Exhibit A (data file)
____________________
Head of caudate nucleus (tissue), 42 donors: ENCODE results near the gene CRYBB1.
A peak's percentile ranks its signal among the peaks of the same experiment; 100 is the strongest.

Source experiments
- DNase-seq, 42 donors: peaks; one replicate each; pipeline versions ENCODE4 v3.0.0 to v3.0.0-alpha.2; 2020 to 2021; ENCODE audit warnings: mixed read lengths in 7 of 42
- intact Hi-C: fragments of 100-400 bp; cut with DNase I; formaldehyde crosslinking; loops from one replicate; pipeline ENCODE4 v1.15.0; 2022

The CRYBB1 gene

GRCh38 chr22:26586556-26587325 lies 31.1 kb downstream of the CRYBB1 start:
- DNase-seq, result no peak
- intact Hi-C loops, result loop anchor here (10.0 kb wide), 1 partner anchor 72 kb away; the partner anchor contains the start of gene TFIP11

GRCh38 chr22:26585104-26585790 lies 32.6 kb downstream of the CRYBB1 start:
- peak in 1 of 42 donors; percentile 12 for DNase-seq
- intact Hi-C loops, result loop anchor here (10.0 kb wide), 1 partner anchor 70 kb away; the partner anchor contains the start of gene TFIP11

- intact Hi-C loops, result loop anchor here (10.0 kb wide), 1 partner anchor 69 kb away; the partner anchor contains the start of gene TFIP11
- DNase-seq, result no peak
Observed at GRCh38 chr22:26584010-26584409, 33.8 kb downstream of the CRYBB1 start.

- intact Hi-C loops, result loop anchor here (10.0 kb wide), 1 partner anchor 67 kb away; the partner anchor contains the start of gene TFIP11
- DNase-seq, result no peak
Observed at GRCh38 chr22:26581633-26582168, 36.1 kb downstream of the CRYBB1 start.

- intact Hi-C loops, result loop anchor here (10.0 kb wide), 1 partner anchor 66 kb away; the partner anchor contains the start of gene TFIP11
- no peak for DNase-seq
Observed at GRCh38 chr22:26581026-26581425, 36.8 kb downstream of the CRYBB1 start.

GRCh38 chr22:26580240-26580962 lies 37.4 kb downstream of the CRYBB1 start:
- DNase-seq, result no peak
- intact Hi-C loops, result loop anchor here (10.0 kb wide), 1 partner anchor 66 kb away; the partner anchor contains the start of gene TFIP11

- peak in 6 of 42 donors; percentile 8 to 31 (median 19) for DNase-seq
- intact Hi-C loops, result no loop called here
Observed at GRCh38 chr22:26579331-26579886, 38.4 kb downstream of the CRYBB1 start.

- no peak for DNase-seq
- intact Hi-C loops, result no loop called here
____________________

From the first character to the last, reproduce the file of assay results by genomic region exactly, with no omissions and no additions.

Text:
Head of caudate nucleus (tissue), 42 donors: ENCODE results near the gene CRYBB1.
A peak's percentile ranks its signal among the peaks of the same experiment; 100 is the strongest.

Source experiments
- DNase-seq, 42 donors: peaks; one replicate each; pipeline versions ENCODE4 v3.0.0 to v3.0.0-alpha.2; 2020 to 2021; ENCODE audit warnings: mixed read lengths in 7 of 42
- intact Hi-C: fragments of 100-400 bp; cut with DNase I; formaldehyde crosslinking; loops from one replicate; pipeline ENCODE4 v1.15.0; 2022

The CRYBB1 gene

GRCh38 chr22:26586556-26587325 lies 31.1 kb downstream of the CRYBB1 start:
- DNase-seq, result no peak
- intact Hi-C loops, result loop anchor here (10.0 kb wide), 1 partner anchor 72 kb away; the partner anchor contains the start of gene TFIP11

GRCh38 chr22:26585104-26585790 lies 32.6 kb downstream of the CRYBB1 start:
- peak in 1 of 42 donors; percentile 12 for DNase-seq
- intact Hi-C loops, result loop anchor here (10.0 kb wide), 1 partner anchor 70 kb away; the partner anchor contains the start of gene TFIP11

- intact Hi-C loops, result loop anchor here (10.0 kb wide), 1 partner anchor 69 kb away; the partner anchor contains the start of gene TFIP11
- DNase-seq, result no peak
Observed at GRCh38 chr22:26584010-26584409, 33.8 kb downstream of the CRYBB1 start.

- intact Hi-C loops, result loop anchor here (10.0 kb wide), 1 partner anchor 67 kb away; the partner anchor contains the start of gene TFIP11
- DNase-seq, result no peak
Observed at GRCh38 chr22:26581633-26582168, 36.1 kb downstream of the CRYBB1 start.

- intact Hi-C loops, result loop anchor here (10.0 kb wide), 1 partner anchor 66 kb away; the partner anchor contains the start of gene TFIP11
- no peak for DNase-seq
Observed at GRCh38 chr22:26581026-26581425, 36.8 kb downstream of the CRYBB1 start.

GRCh38 chr22:26580240-26580962 lies 37.4 kb downstream of the CRYBB1 start:
- DNase-seq, result no peak
- intact Hi-C loops, result loop anchor here (10.0 kb wide), 1 partner anchor 66 kb away; the partner anchor contains the start of gene TFIP11

- peak in 6 of 42 donors; percentile 8 to 31 (median 19) for DNase-seq
- intact Hi-C loops, result no loop called here
Observed at GRCh38 chr22:26579331-26579886, 38.4 kb downstream of the CRYBB1 start.

- no peak for DNase-seq
- intact Hi-C loops, result no loop called here